Relief from joints and muscle pain in West Bridgford - Nottingham
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Back Pain Treatment Nottingham

Back Pain Program

Back pain screenshot

For persistent non-specific lower back pain the National Institute for Health and Care Excellence (NICE) recommends a course of treatment of approximately 8-12 weeks of manual therapy that can include spinal manipulation and acupuncture.  It can be challenging to access this type of treatment in a timely and convenient manner.  At Osteopathy Nottingham, based at the Original Movement holistic studio, we provide a comprehensive program with each of these elements.

Treatment is patient centered with a key focus being on self-management of symptoms.  Too often conventional treatment stops when pain is alleviated, but at Original Movement a course of treatment includes a ‘functional exercise program’ designed to improve how we lift, bend, shift and twist for pain free movement.  A functional program aims to address individual deficits in strength and mobility at the root cause of pain and dysfunction.

To book a complimentary consultation please follow this link or simply contact us at james@osteopathynottingham.co.uk or call 0115 808 4620 and speak to James.

Back Pain Nottingham

Osteopathy Nottingham specialise in treatment of chronic ongoing back pain.

We use manual therapy including massage, acupuncture and manipulation and combine this with exercise and functional movement education to treat chronic pain.  We differ from physiotherapy because we use a ‘patient centred’ approach in which treatment is tailored to your needs.

Try booking a session now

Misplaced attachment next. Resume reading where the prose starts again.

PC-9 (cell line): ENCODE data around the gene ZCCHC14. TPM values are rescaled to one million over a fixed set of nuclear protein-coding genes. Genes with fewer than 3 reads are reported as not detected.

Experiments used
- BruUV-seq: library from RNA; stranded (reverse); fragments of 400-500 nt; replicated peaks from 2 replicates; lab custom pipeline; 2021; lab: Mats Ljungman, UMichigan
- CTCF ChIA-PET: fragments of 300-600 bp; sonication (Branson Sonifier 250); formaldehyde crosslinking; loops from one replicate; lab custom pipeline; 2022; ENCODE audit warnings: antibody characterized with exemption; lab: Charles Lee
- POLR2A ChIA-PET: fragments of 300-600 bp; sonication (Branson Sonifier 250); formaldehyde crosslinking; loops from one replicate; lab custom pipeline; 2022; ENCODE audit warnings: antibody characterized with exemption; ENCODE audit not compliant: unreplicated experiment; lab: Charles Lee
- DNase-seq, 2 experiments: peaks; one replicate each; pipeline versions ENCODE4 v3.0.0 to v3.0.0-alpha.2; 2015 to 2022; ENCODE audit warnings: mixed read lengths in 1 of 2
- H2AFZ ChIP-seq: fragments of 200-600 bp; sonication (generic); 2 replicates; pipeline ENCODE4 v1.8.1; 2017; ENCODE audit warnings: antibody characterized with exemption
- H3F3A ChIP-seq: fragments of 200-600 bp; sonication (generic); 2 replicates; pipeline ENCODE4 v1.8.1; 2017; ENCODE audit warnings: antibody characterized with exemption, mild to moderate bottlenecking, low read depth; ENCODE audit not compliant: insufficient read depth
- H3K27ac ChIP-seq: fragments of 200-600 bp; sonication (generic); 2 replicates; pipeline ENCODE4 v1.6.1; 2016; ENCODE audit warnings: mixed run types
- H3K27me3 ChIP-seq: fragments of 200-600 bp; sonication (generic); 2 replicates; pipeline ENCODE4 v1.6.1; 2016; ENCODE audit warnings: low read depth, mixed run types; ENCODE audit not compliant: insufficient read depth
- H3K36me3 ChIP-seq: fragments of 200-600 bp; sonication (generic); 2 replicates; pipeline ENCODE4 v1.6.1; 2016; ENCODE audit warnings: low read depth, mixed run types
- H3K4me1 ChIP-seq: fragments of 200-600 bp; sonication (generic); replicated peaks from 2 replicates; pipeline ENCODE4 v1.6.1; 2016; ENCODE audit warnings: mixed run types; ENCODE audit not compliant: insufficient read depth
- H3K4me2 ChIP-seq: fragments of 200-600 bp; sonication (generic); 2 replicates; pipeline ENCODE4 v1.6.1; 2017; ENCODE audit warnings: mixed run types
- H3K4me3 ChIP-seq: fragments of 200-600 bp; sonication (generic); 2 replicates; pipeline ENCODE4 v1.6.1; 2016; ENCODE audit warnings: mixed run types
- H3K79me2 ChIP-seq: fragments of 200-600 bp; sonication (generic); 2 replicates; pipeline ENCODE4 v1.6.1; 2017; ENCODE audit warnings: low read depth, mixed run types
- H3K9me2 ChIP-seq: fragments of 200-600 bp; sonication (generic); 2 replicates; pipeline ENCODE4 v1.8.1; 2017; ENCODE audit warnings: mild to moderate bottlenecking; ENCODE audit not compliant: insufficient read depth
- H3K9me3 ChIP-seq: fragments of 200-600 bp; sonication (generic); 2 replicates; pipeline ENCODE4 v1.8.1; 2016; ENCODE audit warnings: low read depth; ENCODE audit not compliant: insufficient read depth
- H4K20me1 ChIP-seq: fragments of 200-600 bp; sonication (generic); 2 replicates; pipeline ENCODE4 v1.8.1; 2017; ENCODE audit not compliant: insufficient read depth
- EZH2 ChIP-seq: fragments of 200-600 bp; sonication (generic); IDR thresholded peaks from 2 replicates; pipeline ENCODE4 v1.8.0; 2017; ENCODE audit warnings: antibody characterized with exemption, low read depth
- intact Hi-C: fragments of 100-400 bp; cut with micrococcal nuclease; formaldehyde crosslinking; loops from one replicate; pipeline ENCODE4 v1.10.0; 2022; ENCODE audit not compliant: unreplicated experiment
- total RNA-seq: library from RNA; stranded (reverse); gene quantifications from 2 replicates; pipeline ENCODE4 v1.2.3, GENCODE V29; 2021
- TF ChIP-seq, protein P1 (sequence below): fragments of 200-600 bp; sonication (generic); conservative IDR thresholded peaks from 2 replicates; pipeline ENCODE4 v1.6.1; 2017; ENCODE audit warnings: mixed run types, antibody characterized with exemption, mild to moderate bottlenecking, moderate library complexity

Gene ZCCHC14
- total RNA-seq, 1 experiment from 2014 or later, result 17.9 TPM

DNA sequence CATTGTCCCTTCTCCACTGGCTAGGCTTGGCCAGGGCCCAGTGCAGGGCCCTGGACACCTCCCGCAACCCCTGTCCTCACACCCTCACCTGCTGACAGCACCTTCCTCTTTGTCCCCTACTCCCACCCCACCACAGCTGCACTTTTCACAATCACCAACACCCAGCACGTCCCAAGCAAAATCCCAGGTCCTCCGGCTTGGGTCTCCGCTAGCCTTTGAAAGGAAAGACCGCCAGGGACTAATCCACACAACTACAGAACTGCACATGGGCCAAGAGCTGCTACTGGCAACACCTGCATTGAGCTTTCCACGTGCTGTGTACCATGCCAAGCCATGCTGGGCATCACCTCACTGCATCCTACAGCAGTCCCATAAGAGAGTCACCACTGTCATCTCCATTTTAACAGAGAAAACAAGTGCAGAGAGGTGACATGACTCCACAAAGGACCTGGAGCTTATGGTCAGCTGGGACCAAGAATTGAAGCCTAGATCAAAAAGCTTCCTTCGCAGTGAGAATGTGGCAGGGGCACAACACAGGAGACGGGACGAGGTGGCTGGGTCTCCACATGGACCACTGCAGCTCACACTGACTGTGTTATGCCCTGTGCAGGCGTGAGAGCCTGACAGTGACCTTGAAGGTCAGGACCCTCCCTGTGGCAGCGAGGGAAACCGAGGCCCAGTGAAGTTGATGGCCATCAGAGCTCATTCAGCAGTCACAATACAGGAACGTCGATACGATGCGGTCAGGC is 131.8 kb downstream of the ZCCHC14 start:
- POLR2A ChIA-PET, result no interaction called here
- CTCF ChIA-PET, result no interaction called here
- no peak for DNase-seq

6 simple ways to relieve back pain

6 simple and effective things you can do to help manage low back pain

Keep moving – The worst thing you can do is spend prolonged periods of time being still.  Avoid being sat for too long, prolonged sitting will only make pain worse.  Although lying down will provide temporary ease, it will not aid recovery and will increase stiffness.  This is why we back pain is usually worse in the mornings.
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Practitioner communication

Pain is a highly complex, integrated psychosocial phenomena that can change even when we talk about it or observe it. Emerging research in neuroscience suggests that cognition plays a large part in the pain experience.  In a bio-psycho-social model of pain management, pain is thought of as a manifestation of the brains perceived levels of situational threat.  Therapists should appreciate that the way we communicate can alter these perceptions and radically alter a patient’s pain experience. So how do improve our ability to influence and change pain perception?
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Does evidence based medicine currently have the answers to chronic pain?

70% of health problems presenting to clinicians involve chronic, complex medical conditions such as chronic low back pain (CLBP) (1).  The prevailing philosophy in western conventional medicine is an evidence-based biomedical model, also referred to as allopathic or orthodox medicine.  There is a suggestion that this model is insufficient to deal with chronic, complex conditions.  In this article we comment on the advantages and potential flaws of a biomedical model and implications in rehabilitative therapy.
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Bio-psycho-social models of pain: Is pain all in my mind?

Developments within neuroscience have led to a greater appreciation of the importance of psychosocial factors and the impact of human cognition and behavior on pain perception. Pain has a useful physiological purpose; it serves as a protective mechanism helping us avoid behaviours that may cause injury and harm, enhancing our chances of survival.  But is pain only in the  mind?
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The rise and fall of the structural model: Is posture important?

The idea that structural abnormality (e.g. disc protrusion*, leg length discrepancy) and postural deviation (e.g. pelvic or spinal alignment) can cause musculoskeletal pain is a framework commonly used to explain models of treatment to patients in physical therapy.  But how important are these individual differences in our bodies to our chances of getting into pain or experiencing injury? 
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